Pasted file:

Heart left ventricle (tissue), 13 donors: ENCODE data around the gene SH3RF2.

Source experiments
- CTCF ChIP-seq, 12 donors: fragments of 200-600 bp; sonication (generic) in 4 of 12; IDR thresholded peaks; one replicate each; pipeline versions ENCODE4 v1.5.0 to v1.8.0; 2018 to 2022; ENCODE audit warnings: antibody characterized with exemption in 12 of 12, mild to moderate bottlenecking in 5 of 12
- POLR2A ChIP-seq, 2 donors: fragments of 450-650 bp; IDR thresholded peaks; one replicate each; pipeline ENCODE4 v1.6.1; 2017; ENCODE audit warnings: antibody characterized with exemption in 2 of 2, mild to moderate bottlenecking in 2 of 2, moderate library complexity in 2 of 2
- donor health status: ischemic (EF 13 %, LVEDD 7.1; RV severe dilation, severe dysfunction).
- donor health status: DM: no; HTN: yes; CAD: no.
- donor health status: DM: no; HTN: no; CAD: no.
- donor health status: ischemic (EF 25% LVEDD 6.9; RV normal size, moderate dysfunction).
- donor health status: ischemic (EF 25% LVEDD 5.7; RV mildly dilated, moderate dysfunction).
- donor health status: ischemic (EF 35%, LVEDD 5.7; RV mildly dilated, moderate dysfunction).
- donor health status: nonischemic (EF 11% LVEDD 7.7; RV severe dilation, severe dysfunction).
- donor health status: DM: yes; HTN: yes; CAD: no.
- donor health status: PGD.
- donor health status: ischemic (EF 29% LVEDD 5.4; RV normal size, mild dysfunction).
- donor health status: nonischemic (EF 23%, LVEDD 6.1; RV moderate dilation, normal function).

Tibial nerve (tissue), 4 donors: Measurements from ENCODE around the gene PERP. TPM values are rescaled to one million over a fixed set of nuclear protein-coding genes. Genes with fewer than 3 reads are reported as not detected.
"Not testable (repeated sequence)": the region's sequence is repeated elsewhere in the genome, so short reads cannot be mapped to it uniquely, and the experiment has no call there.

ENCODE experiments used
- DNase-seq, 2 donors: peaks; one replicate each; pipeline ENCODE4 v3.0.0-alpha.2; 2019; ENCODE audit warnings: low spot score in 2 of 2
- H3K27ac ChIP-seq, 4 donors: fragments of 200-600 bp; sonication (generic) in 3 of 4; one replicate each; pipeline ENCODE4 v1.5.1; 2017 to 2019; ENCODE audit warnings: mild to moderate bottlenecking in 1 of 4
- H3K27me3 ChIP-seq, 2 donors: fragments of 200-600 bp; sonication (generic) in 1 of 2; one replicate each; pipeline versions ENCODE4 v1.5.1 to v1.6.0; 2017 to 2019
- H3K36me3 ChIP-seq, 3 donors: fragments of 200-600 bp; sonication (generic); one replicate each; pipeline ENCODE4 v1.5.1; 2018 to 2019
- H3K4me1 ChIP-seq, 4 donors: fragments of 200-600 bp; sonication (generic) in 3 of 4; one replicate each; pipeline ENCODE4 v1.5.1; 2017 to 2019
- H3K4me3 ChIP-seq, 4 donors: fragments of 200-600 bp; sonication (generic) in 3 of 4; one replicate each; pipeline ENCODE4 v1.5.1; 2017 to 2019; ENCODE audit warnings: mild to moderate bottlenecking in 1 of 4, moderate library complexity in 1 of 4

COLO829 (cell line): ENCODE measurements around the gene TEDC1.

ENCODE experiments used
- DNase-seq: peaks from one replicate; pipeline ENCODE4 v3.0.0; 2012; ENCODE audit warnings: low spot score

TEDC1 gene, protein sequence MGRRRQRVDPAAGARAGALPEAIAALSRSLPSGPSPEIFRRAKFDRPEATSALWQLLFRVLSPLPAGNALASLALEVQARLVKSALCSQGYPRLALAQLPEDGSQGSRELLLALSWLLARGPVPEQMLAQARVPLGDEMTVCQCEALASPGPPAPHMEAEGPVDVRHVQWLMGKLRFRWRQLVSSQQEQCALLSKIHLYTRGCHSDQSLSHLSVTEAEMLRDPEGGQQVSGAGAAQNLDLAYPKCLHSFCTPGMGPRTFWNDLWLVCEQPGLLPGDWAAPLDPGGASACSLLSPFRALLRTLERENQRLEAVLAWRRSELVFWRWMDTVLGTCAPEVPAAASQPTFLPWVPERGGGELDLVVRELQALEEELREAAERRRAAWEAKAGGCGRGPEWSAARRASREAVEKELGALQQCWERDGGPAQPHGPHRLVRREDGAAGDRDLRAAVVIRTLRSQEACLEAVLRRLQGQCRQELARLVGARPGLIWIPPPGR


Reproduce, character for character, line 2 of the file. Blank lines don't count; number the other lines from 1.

Source experiments